2. Build out the retail expansion more slowly and deliberately while winning at the shelf to earn the right to expand. Entrepreneurs often focus on small launches of fifty, one hundred, or three hundred stores rather than trying to go nationwide at the start. It allows them to learn, iterate, and improve upon everything it takes to make a brand grow, all while giving them time to deliver the wows that the retailer wants to see to keep the product on-shelf.
  3. Continue to listen, learn, and iterate with consumers (target audience, rejectors, etc.). How are consumers using your product, and how can you improve it? Get into the points of distribution where your product is being sold and learn from the shopper, the store staff, and the store manager, and take that information back to the company to make your business shine.
  4. Continue to listen and learn from retailer feedback. What is working in retail, and how can you drive category growth to be both a winning brand and winning manufacturer? What does the buyer want that isn’t being delivered by competitors where you can pivot to and show your level of partnership?

Entrepreneurs learn all of these things as they take that journey to their first three hundred stores. So can you.

A Process For The Riskiest Ideas

What makes an idea seem very risky to a large CPG company? It could be something new to the world, something that isn’t particularly intuitive and needs time to develop with consumers. Or it could be risky because it’s very far from the core business without any way to slide it into the existing machinery. Whatever the case may be, leadership believes that the idea presents high risk, and it needs time to prove or grow before it can be internalized.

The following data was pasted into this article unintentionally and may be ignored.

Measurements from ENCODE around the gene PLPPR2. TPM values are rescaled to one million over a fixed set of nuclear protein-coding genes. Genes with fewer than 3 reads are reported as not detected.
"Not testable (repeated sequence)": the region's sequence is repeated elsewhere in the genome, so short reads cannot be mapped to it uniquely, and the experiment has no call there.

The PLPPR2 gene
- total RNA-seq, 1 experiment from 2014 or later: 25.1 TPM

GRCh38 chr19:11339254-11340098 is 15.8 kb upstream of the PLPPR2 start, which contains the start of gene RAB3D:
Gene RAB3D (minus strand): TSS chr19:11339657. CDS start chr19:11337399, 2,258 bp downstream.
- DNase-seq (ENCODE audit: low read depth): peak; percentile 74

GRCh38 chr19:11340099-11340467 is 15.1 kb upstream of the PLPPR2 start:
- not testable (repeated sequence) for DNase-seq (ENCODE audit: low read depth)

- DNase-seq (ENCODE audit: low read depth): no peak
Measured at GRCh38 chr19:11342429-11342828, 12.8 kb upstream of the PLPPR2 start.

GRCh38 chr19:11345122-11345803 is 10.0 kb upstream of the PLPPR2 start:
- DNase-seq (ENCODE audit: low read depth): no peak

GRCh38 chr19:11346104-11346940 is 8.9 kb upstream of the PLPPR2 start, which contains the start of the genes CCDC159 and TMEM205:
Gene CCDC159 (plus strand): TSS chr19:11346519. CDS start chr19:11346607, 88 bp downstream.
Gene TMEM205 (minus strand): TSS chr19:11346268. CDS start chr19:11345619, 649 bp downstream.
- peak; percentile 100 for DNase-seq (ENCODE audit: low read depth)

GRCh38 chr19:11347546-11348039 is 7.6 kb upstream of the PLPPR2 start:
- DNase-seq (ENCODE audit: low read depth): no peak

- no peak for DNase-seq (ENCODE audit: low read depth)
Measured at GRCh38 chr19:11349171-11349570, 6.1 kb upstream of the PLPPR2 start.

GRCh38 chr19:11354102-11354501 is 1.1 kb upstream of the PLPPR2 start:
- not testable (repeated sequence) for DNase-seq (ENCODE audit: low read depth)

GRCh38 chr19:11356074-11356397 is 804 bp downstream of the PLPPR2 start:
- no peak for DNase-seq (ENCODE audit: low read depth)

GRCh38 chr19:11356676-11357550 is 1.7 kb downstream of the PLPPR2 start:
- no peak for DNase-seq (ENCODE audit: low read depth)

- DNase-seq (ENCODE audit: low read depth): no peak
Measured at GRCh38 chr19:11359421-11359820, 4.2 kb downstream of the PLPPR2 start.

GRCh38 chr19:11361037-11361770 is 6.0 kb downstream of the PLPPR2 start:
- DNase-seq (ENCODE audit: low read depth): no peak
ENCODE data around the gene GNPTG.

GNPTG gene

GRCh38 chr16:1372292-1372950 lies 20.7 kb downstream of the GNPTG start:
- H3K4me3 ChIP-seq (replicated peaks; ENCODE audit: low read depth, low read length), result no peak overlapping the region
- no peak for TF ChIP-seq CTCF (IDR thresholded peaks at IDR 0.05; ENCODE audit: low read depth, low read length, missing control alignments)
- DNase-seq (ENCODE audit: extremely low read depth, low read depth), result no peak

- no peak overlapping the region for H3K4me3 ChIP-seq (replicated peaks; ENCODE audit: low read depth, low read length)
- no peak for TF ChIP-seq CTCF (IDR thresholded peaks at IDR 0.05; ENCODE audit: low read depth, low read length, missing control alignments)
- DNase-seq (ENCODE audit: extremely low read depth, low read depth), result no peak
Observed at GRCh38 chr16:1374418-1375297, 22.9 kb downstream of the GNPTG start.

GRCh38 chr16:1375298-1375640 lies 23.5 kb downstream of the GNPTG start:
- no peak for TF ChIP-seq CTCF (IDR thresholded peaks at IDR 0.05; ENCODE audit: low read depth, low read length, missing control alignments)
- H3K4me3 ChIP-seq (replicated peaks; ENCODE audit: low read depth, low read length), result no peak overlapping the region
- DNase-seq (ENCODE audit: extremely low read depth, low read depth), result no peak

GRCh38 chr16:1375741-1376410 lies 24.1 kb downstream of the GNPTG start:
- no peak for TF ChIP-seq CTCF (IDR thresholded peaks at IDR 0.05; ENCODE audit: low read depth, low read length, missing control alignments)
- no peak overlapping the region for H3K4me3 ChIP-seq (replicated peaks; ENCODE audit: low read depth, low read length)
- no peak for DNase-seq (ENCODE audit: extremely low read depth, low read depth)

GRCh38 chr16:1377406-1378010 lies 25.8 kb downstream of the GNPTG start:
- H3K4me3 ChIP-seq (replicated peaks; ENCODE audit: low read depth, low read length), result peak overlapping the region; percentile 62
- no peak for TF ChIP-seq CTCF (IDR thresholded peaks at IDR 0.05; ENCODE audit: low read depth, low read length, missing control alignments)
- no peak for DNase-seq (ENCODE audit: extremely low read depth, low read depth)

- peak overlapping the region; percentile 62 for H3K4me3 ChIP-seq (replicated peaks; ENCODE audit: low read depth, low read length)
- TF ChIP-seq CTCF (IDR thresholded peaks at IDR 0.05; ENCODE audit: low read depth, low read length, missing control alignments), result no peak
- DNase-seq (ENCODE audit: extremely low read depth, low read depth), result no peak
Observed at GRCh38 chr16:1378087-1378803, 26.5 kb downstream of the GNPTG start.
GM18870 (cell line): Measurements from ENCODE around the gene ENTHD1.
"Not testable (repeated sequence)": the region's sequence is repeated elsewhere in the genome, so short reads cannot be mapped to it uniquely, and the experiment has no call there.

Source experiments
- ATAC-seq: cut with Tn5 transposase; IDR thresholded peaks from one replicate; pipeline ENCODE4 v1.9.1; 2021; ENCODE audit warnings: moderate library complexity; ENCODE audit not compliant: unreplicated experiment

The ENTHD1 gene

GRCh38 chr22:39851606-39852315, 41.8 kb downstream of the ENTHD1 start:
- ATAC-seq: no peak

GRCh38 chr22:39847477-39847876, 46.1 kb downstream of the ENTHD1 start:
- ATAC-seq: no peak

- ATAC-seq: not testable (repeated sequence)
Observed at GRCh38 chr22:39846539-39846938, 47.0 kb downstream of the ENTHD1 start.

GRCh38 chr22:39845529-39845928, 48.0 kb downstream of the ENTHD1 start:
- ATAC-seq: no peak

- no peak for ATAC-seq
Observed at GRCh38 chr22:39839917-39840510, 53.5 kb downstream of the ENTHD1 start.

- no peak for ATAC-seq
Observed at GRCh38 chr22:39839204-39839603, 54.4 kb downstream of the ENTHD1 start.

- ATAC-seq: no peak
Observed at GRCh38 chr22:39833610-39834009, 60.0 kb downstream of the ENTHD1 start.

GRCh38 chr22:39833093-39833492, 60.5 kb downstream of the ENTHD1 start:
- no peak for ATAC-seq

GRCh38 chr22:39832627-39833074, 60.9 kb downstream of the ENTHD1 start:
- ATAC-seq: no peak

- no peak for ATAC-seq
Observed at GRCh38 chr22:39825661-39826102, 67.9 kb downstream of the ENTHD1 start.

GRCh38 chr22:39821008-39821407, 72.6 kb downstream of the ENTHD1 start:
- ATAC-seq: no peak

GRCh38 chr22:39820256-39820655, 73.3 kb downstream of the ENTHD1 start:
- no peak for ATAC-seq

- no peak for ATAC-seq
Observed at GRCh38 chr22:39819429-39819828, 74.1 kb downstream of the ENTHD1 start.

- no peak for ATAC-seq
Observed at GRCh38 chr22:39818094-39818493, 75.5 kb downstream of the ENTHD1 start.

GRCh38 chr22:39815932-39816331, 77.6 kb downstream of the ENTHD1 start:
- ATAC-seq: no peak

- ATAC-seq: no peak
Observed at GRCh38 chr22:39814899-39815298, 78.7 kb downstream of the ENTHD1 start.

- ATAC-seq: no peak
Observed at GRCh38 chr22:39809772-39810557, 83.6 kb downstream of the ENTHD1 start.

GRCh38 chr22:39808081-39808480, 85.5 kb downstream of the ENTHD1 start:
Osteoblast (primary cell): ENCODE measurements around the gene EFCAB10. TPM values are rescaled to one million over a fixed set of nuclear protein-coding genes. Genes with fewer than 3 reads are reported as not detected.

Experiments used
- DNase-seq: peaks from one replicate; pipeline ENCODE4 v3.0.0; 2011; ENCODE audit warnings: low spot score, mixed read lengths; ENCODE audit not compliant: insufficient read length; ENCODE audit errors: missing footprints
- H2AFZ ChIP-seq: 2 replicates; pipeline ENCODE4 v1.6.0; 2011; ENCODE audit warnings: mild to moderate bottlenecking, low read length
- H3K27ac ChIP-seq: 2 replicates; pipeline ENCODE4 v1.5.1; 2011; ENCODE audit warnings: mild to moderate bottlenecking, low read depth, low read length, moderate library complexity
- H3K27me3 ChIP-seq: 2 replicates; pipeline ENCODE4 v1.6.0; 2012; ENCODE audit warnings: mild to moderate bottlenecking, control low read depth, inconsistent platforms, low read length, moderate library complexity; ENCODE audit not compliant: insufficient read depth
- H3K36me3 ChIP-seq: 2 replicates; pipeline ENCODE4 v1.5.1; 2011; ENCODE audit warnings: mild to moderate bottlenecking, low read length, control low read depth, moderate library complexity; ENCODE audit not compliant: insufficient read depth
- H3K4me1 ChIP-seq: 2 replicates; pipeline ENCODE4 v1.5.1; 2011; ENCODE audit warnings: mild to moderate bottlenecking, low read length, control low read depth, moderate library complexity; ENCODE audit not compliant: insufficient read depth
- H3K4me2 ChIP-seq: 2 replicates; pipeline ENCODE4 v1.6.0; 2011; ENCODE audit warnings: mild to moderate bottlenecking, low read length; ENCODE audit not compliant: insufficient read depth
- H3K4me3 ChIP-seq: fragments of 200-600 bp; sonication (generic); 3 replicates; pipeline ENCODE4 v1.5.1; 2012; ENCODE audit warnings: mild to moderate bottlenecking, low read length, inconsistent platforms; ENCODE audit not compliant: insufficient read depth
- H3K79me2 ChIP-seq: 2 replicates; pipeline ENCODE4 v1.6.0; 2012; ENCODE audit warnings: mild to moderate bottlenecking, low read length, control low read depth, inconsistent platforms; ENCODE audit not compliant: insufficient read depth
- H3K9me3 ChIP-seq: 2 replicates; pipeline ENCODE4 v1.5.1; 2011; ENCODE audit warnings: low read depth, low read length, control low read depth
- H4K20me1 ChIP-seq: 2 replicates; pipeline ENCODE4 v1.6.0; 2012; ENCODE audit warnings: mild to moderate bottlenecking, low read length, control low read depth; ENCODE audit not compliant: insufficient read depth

The Perfect Scenario

The inspiration for Roar occurred a decade ago when we were discussing an idea with a big client that they felt was incredibly risky. Finally, the client said to us, “What if you guys took this idea and ran with it?” We offered to externalize the risk and become the “out-of-house startup,” with our client taking the role of the “angel investor.” All they had to do was fund the production and our time, and we did the rest as a team of entrepreneurs.

Leading and growing ideas as a startup intuitively means leveraging an entrepreneurial approach to prove and enhance the business viability. Here is an example of how it can work: